- CM recently reported FY2018 results and senior management indicated it is confident it can continue to deliver EPS growth within the 5% - 10% medium-term target range.
- CM is focused on expanding in the U.S. and gains from the PrivateBancorp acquisition are exceeding expectations.
- With the highest concentration of the Big 5 in Canadian retail loan exposure and in particular uninsured Canadian mortgages, CM is perhaps more vulnerable than its peer group in the event of an economic downturn in Canada.
- I am confident CM will be able to avoid another ‘landmine’ should the Canadian real estate sector soften significantly come the next economic downturn.
- CM’s attractive valuation and dividend yield will likely appeal to investors seeking a safe and gradually growing stream of dividend income.
All figures are expressed in CDN $ unless otherwise noted.
This fourth article in this series covering the Big 5 Schedule A Canadian banks touches upon The Canadian Imperial Bank of Commerce (TSX: CM); CM released its Q4 and FY2018 earnings on November 29.
In my September 5th article I indicated various headwinds/uncertainties made me reluctant to acquire additional shares in any of the Big 5 other than through the automatic reinvestment of all dividends; CM’s share price has retraced ~10% subsequent to that article.
Please refer to article 2 in which I cover Canada’s FI landscape.
CM has a heavier focus on Canada than the other 4 members of the Big 5 but with the 2017 acquisition of PrivateBancorp Inc. in the US (since renamed CIBC Bank USA) the plan is to eventually have up to 25% of revenue coming from the US.
I like that CM is focused on expanding in the US. and that management has indicated gains from the PrivateBancorp acquisition are exceeding expectations. CM was notoriously weak with its cross-border service offering for its commercial/corporate clients but improvements are being made now that CM has a US presence.
Wealth management has been a key area of focus by all the Big 5. CM’s management has indicated that it is comfortable with it existing Canadian wealth management franchise.
On the US wealth management front, CM had no assets under administration as recently as 4 years ago. Today, it has over $50B of assets under administration and it has positive fund flows. CM has started adding private bankers across all its US offices and in addition to investing for clients, CM is lending to them.
Although CM has one of the larger domestic branch networks in Canada its products have typically not had leading marketshare although significant improvements have been made in recent years. Despite these improvements I am not of the opinion that CM will displace RY and TD to become the #1 or #2 player on the domestic front.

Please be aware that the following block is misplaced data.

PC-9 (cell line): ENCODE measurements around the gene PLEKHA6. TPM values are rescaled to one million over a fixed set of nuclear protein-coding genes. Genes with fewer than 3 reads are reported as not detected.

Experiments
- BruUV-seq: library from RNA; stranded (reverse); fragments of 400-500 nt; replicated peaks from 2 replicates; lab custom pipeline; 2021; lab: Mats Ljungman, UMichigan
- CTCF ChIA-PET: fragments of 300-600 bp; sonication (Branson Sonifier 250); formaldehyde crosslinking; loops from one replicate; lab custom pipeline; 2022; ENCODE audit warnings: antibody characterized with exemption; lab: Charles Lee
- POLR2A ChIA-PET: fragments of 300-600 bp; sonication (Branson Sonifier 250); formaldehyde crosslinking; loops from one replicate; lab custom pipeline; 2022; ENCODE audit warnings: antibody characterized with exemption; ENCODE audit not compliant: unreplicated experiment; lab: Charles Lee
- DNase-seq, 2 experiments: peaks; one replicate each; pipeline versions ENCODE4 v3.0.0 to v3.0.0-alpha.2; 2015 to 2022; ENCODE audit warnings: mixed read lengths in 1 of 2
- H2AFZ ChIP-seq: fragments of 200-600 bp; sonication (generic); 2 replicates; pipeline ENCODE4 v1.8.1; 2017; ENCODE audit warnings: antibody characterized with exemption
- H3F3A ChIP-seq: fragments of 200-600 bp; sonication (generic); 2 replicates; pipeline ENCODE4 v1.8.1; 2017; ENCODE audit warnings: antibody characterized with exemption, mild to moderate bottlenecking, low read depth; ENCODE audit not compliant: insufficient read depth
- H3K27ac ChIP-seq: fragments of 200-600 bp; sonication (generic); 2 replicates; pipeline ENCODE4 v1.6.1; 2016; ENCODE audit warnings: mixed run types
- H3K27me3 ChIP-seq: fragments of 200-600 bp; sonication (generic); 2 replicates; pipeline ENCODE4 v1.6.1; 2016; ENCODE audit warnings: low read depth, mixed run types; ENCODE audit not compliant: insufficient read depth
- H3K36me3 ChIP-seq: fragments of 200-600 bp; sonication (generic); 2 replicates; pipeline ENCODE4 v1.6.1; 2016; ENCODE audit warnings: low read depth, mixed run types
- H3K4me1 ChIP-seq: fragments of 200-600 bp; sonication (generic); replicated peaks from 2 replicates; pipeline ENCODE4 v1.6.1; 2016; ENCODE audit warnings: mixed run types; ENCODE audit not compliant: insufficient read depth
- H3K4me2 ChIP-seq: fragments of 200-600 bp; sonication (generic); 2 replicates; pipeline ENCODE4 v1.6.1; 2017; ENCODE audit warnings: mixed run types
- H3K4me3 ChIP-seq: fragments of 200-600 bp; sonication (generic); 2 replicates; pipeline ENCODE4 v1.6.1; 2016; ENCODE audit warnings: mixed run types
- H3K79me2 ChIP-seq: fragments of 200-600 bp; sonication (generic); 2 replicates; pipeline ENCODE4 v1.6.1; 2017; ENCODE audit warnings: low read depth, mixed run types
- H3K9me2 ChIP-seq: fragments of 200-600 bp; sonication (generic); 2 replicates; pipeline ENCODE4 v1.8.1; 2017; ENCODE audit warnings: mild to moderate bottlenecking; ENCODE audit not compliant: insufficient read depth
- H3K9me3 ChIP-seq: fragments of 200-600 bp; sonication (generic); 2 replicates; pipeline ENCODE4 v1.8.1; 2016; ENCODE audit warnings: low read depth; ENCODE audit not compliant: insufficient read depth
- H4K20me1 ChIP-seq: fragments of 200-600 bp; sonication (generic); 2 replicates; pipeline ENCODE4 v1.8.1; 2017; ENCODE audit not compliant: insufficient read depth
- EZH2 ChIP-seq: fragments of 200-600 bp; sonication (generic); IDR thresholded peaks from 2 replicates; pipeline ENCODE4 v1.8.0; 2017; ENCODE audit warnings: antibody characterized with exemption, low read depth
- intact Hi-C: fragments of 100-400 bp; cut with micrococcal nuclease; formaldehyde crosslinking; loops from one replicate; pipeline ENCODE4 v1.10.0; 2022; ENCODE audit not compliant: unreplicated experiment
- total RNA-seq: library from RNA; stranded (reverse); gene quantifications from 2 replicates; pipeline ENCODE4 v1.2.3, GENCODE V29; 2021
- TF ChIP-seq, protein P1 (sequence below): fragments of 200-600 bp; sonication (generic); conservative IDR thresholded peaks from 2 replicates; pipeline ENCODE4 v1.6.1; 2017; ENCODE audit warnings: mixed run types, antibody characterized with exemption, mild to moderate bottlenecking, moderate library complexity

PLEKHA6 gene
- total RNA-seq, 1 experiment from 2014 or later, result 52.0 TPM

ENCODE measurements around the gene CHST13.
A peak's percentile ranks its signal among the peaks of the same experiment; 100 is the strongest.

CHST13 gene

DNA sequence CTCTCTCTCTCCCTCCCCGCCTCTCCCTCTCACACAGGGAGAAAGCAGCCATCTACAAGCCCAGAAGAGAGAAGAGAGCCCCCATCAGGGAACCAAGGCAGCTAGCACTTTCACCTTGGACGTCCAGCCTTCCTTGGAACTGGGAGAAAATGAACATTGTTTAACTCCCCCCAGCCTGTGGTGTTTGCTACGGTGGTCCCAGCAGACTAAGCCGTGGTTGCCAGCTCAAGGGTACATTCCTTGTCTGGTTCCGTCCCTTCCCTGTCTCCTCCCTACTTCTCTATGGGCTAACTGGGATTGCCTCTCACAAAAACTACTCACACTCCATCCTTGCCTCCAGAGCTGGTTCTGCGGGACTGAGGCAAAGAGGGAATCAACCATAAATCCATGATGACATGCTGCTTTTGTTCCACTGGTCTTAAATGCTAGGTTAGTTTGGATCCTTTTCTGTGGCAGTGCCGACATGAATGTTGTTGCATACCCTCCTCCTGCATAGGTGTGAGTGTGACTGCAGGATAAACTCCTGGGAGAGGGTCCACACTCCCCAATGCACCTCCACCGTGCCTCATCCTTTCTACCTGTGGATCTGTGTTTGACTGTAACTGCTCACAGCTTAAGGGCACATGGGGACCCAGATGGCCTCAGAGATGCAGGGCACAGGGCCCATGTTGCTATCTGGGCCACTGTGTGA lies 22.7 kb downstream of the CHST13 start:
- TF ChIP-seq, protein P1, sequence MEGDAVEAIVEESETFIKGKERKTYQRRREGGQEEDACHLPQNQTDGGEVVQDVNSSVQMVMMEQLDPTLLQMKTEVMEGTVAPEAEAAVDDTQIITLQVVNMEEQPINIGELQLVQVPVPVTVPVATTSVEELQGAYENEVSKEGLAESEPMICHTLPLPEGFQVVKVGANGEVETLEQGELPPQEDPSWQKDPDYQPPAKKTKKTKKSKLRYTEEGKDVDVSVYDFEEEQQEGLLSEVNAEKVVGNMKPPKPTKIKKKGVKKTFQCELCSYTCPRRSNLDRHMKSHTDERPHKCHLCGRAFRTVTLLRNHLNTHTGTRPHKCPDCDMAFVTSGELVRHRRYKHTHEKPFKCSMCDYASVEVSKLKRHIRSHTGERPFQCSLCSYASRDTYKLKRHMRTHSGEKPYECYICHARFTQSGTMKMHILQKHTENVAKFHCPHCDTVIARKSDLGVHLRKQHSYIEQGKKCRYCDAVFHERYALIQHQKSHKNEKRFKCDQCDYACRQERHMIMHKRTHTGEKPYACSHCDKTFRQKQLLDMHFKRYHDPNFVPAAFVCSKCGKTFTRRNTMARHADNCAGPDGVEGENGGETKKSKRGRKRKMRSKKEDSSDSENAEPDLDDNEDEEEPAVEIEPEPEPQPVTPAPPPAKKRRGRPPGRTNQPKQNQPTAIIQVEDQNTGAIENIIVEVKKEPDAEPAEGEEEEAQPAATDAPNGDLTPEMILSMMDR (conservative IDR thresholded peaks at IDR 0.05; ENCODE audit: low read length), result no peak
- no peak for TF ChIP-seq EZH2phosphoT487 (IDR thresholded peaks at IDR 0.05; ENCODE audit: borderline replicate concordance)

In previous CM articles I have mentioned that CM was most likely to be the member of the Big 5 which would incur significant writedowns (this occurred when the dot.com bubble burst and the Financial Crisis hit).
CM has significantly improved its operations in the past 5 – 6 years with ROE generally being near 20% (near the top of the Big 5) and operating efficiency approaching levels not evidenced in over a decade.
My primary concern with CM at this stage is that it has the highest concentration of the Big 5 in Canadian retail loan exposure and in particular uninsured Canadian mortgages. I do not envision a housing crisis in Canada like that in the US in 2007 but if Canada encounters an economic downturn I think CM might be harder hit than its peers. Despite this, I am confident CM will be able to effectively manage its domestic mortgage portfolio so it does not incur significant losses.
Q4 and FY2018 Results
CM’s Q4 2018 Investor fact Sheet can be found here.
On the November 29th call with analysts, CM indicated that it is projecting EPS growth between 5 - 10%. There are some significant political headwinds and if these get resolved, CM is confident it can achieve EPS within the midpoint of the 5 - 10% range. If the political headwinds continue, CM is confident EPS will fall within the range but it will be at the low end. If this turns out to be the case then CM has indicated it will need to diligently address costs and to build capital.
Credit Ratings and Common Equity Tier 1 (CET1) Ratio